The Thesprotia Expedition
THE THESPROTIA EXPEDITION
A Regional, Interdisciplinary Survey Project
in Northwestern Greece
The preliminary results of the archaeological work conducted during the fourth season of the Thesprotia Expedition are as follows.
Continued survey and prospecting
The fourth consecutive field season of the Expedition consisted of intensive field survey, a geo-archaeological survey, geophysical prospecting, and taking of palynological samples from lakes in the region, as well as trial excavations at three sites.
This was the last field season in which the intensive field survey was continued. The total area covered by the intensive survey in four years amounts to ca. 4 km2. The area surveyed in 2007 was located on the actual valley bottom to the east of the Kokytos river. We identified a total of 13 new places of special interest (indicated by PS), most of which are to be considered as sites. This brings the total number of places of special interest documented by us within the 4 km2 to 49, which corresponds to roughly 12 sites per km2.
Among the places of special interest documented this year was a cluster of Middle to Upper Palaeolithic lithics (PS 45) as well as a Mesolithic site producing a large spectrum of tools and flakes (PS 43). We also documented several sites dating to the Classical to Hellenistic period with black glazed pottery and loomweights as well as coarse ware and roof tiles (PS 37, PS 44, PS 46, PS 48 and PS 49). One of them, PS 46, which lies only some hundred metres away from the Early Iron Age site PS 36 (cf. AR 2006 - 2007), also produced some Early Iron Age sherds and some Early Roman terra sigillata. Finally we found one Middle Roman site (PS 41), two Late Roman sites (PS 38, PS 39) and at least one Early Modern site (PS 47).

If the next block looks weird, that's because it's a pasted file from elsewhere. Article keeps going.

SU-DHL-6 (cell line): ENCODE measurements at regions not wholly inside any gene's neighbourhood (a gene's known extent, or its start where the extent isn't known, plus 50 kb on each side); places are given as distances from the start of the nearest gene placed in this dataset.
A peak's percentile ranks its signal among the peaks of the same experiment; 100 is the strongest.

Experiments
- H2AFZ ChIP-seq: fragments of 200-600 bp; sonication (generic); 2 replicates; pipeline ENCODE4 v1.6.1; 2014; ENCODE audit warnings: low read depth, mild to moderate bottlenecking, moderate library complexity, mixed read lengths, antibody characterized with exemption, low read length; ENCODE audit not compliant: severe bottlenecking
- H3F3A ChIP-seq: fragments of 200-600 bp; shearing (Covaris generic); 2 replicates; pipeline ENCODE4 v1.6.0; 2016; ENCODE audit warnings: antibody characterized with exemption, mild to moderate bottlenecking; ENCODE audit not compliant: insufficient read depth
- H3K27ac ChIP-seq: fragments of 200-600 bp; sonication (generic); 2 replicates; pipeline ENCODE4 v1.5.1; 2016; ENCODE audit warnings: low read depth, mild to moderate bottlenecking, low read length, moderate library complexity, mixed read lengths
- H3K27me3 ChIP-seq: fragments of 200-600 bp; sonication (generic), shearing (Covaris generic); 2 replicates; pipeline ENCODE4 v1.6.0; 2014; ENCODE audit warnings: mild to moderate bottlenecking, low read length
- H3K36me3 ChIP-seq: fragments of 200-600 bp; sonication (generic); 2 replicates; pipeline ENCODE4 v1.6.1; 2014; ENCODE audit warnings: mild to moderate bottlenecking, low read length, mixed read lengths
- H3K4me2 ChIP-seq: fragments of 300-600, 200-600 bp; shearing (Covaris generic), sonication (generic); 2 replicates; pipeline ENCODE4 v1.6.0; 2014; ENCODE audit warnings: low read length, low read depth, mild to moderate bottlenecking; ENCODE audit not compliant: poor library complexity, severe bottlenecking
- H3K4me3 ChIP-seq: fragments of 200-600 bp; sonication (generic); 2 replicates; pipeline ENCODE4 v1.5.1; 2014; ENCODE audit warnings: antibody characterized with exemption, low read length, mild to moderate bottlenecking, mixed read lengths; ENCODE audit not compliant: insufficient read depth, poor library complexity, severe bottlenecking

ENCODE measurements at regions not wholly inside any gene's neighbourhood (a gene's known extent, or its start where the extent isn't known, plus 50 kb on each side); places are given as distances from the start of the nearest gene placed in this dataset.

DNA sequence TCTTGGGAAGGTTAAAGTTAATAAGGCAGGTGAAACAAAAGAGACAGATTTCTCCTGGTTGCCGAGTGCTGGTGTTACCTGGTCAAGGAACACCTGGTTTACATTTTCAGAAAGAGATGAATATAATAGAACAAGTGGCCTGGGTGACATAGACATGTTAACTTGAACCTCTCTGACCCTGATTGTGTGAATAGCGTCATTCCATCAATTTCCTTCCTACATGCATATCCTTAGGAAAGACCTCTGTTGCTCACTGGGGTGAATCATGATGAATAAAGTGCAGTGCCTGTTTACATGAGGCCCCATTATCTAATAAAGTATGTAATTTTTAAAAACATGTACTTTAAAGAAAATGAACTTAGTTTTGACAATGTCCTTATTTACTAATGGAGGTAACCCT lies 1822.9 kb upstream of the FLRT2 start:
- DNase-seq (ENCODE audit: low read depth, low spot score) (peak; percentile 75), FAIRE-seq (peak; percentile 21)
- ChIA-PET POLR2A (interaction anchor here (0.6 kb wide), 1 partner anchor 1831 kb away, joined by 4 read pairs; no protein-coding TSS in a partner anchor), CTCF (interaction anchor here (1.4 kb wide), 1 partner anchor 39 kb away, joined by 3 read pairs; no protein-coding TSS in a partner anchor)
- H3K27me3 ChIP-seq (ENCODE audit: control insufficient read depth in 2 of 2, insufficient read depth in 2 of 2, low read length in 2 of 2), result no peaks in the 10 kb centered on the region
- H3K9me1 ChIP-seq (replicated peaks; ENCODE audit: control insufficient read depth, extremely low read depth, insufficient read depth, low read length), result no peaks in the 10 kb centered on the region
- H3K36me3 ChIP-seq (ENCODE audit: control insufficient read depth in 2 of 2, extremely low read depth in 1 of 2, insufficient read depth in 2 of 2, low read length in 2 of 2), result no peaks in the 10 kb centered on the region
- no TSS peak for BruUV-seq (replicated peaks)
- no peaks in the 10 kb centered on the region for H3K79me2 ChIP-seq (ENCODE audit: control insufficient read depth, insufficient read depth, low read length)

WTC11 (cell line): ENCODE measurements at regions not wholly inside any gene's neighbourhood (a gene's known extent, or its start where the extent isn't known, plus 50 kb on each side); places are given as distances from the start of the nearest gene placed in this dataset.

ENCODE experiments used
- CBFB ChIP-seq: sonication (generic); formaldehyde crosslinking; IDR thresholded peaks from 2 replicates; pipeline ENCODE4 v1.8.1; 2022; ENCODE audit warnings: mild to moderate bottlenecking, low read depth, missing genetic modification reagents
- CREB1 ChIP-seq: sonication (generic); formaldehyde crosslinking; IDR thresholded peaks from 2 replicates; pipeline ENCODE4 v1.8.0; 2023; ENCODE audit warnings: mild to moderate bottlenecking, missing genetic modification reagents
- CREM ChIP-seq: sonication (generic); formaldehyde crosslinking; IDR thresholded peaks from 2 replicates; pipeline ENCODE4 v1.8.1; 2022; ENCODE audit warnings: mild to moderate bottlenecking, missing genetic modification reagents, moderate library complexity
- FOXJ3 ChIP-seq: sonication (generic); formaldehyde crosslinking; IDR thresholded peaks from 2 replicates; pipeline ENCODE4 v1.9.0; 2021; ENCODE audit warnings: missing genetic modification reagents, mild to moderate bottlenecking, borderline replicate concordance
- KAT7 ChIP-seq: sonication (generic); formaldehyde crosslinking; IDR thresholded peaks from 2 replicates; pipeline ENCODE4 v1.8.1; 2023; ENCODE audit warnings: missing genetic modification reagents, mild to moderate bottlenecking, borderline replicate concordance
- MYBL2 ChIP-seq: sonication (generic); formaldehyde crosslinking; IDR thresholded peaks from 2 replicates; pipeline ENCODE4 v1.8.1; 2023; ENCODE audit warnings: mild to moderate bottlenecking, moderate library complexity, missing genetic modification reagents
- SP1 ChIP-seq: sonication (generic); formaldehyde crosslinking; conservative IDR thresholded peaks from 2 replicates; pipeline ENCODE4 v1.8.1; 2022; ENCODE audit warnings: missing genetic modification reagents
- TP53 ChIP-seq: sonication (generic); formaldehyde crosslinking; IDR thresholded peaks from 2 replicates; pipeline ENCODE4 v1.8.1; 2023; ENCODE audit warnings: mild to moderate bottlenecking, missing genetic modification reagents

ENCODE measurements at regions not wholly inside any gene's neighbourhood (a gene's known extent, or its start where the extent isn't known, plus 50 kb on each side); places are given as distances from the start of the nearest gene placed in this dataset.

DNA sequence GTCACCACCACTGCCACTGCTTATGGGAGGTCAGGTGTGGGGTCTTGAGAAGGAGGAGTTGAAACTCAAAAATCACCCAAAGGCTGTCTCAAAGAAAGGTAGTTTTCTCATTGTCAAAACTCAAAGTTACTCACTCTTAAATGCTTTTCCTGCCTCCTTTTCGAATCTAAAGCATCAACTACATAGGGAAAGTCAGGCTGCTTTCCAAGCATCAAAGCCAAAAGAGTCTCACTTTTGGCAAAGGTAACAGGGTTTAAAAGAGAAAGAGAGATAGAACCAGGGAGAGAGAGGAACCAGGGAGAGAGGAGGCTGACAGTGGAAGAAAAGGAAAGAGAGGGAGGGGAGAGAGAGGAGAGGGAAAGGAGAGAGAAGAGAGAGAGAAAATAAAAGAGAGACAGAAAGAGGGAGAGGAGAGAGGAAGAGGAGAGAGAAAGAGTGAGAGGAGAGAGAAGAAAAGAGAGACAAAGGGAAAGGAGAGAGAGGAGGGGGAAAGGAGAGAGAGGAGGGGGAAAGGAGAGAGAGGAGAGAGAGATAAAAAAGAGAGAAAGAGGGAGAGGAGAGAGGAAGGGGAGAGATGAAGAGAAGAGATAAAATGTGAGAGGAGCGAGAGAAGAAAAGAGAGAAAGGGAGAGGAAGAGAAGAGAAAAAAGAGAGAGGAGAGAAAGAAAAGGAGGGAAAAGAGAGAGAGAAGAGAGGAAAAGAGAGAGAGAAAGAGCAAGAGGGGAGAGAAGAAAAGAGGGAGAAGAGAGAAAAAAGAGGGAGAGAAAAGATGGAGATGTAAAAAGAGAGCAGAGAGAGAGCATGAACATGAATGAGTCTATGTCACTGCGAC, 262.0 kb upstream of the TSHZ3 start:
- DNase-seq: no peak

The geo-archaeological survey continued along the same lines as in 2006 with e.g. further coring at Mavromandilia of Prodromi. The Early Iron Age through Classical finds made at PS 31 and PS 36, as well as at a third place explored by the 32nd Ephorate, all seem to belong to one and the same site located next to several springs and a small stream once flowing into the Kokytos river. The geophysical prospecting with magnetometer and georadar continued. The most interesting finds were once again made next to the Early Christian basilica of Zervochori, where the magnetometer survey revealed a large square building, measuring at least 25 x 30 m and probably belonging to the same village located next to the basilica which was partly uncovered already last year.
This year the palynological team, under direction of Henk Kars and Sjoerd Kluiving from VU University in Amsterdam, began its work by coring in the lakes of Prontani, Chotkova and Kalodiki. The most interesting results regarding climate reconstruction and geomorphology were obtained from the Kalodiki lake at Morphi. According to the C-14 dates, the timescale of the analysis of the calcareous gyttja layer is set to a minimum of 40,000 14C yrs BP. The pollen sequence correlation suggests a possible Middle to Late Pleistocene dating of the calcareous gyttja sediment. It seems that in that period the basin was enclosed and the surrounding hills were most likely vegetated. These conditions prevented the occurrence of erosion and provided the conditions for accumulation of an undisturbed sedimentological sequence, which is an ideal archive for regional climate and environmental reconstruction. These ideal conditions changed with the activation of the alluvial fans and the subsequent erosion of the lacustrine deposits. It is suggested that this event is related to the dramatic climate change from the Pleistocene to the Holocene period.